Relatives of the British schoolgirls believed to have gone to join Islamic State in Syria have issued emotional pleas for them to come home.
Shamima Begum, 15, Kadiza Sultana, 16, and Amira Abase, 15 – all described as “straight-A students” at Bethnal Green Academy in London – flew to Istanbul in Turkey from Gatwick airport on Tuesday. It is feared they had plans to travel across the border into war-torn Syria, although police said there was a “good chance” they were still in Turkey.
The Independent on Sunday understands that Turkish police and British counter-terrorism officers are focusing their search on two suburbs of Istanbul where the girls may still be waiting for transport to the Syrian border.
In a message to Shamima Begum, her family said: “We understand that you have strong feelings and want to help those you believe are suffering in Syria. You can help from home. You don’t have to put yourself in danger. Please don’t cross the border. Please come home to us. Our mum needs you home and is really worried. We are not mad at you. We love you.”
Family members said they missed her “terribly” and were “extremely worried”. “You belong at home with us,” they said. “Syria is a dangerous place and we don’t want you to go there. Get in touch with the police and they will help to bring you home. You are not in any trouble.”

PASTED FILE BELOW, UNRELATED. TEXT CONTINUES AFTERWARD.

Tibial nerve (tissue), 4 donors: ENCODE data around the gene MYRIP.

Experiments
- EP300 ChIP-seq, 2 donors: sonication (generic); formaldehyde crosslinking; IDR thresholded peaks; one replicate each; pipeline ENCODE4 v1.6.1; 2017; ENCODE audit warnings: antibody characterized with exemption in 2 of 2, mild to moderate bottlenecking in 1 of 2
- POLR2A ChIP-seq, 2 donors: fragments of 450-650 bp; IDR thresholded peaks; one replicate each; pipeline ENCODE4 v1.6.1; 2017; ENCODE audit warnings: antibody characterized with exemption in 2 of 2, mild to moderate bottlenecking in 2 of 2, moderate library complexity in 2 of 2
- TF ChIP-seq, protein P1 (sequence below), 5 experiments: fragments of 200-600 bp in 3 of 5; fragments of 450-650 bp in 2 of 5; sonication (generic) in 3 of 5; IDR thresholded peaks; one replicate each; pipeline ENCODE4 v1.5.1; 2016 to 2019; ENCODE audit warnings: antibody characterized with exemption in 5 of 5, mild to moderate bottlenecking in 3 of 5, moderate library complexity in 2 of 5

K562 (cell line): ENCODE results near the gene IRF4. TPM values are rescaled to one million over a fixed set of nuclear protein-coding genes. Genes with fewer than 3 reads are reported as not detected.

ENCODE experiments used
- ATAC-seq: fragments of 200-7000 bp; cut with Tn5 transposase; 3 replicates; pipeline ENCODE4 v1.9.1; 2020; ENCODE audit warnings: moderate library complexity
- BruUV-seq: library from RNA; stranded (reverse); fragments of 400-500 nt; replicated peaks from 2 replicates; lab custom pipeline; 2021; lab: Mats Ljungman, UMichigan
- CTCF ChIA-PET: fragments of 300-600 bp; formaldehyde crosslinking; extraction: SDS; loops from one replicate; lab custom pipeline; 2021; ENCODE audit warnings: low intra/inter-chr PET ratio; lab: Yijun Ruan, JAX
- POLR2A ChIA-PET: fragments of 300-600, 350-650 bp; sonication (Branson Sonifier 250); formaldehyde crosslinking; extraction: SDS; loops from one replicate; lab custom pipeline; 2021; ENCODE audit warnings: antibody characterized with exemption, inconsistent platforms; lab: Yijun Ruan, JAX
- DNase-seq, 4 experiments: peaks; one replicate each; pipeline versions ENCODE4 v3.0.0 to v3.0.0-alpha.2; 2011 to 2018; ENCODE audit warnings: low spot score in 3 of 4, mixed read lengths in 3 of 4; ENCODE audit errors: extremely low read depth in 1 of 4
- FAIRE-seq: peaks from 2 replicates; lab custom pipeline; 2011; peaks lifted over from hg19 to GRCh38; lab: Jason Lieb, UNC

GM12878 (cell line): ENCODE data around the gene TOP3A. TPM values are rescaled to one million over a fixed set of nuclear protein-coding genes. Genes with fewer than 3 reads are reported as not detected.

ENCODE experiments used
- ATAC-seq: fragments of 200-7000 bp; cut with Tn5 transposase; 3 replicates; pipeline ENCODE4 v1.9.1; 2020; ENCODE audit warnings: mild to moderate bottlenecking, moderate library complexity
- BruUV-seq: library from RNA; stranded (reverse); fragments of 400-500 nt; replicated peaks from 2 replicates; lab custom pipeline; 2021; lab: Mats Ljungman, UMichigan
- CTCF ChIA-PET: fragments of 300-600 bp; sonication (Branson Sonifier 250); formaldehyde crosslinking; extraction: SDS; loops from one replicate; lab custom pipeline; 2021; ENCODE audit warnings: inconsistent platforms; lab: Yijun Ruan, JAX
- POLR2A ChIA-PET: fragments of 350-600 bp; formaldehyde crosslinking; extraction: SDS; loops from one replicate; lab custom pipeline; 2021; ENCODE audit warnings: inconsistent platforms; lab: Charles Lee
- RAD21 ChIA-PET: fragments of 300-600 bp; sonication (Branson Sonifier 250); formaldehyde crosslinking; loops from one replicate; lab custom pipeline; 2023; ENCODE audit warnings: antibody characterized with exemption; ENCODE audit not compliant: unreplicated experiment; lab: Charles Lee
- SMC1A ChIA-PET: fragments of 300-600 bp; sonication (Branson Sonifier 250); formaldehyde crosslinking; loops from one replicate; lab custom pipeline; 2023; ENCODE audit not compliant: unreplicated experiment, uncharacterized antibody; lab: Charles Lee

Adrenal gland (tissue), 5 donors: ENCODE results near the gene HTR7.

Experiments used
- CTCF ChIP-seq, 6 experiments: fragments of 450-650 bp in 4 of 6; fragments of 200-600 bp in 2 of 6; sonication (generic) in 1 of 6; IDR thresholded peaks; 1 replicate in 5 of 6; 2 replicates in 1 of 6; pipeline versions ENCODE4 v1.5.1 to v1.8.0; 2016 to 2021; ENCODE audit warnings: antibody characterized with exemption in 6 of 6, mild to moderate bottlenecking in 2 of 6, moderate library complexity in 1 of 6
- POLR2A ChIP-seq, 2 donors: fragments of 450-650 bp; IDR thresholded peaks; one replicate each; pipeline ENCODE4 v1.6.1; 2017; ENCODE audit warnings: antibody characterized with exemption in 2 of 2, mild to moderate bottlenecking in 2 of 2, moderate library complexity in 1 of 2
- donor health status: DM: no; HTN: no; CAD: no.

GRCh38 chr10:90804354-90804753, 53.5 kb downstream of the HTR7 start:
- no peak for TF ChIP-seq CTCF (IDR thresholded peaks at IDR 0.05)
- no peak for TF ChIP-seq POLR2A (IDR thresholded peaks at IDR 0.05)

The family of “our dearest Kadiza” said: “In your absence, we, as a family, are feeling completely distressed and cannot make sense of why you left home … we all love you dearly and the last four days have been a complete nightmare not knowing where you are and how you are keeping.
“We would like to emphasise that we are not angry with you and you have not done anything wrong. We just want you all to return home, safe and sound.”
Amira Abase was named by Scotland Yard for the first time last night. Her family said in an appeal: “All we are hoping for is you to come home safe.” The Turkish Jandarma, which combats terrorism and insurgency along the southern 900km border with Syria, is working with a small specialist Metropolitan Police team to help to locate the schoolgirls.
If the three were not met on arrival at the airport, security sources say they may still be hiding in one of two communities on the outskirts of Istanbul where IS supporters are largely left alone by the local police. Minibuses from these suburbs are understood to ferry jihadists regularly across the porous border.
However, if they were met at the airport, they would have probably already made the journey to Syria, the sources said. The joint UK-Turkish operation is understood to have examined CCTV footage from terminals at Istanbul’s Ataturk airport. CCTV cameras at the airport were used last month to identify Hayat Boumeddiene, the alleged partner of the gunman linked to the terrorist attack on a Paris supermarket in January.
Police are concerned that a recent message found on one of the schoolgirls’ computers may have led to them being sent a “guidebook” on what they should take to the airport, how much money they needed and how they could contact someone who would aid their travel into IS-held territory in Syria.
Speaking in High Wycombe, Buckinghamshire, yesterday, David Cameron, the Prime Minister, said: “The fight against Islamist extremist terror ... needs every school, every university, every college, every community to recognise they have a role to play.
“We all have a role to play in stopping people from having their minds poisoned by this appalling death cult.”
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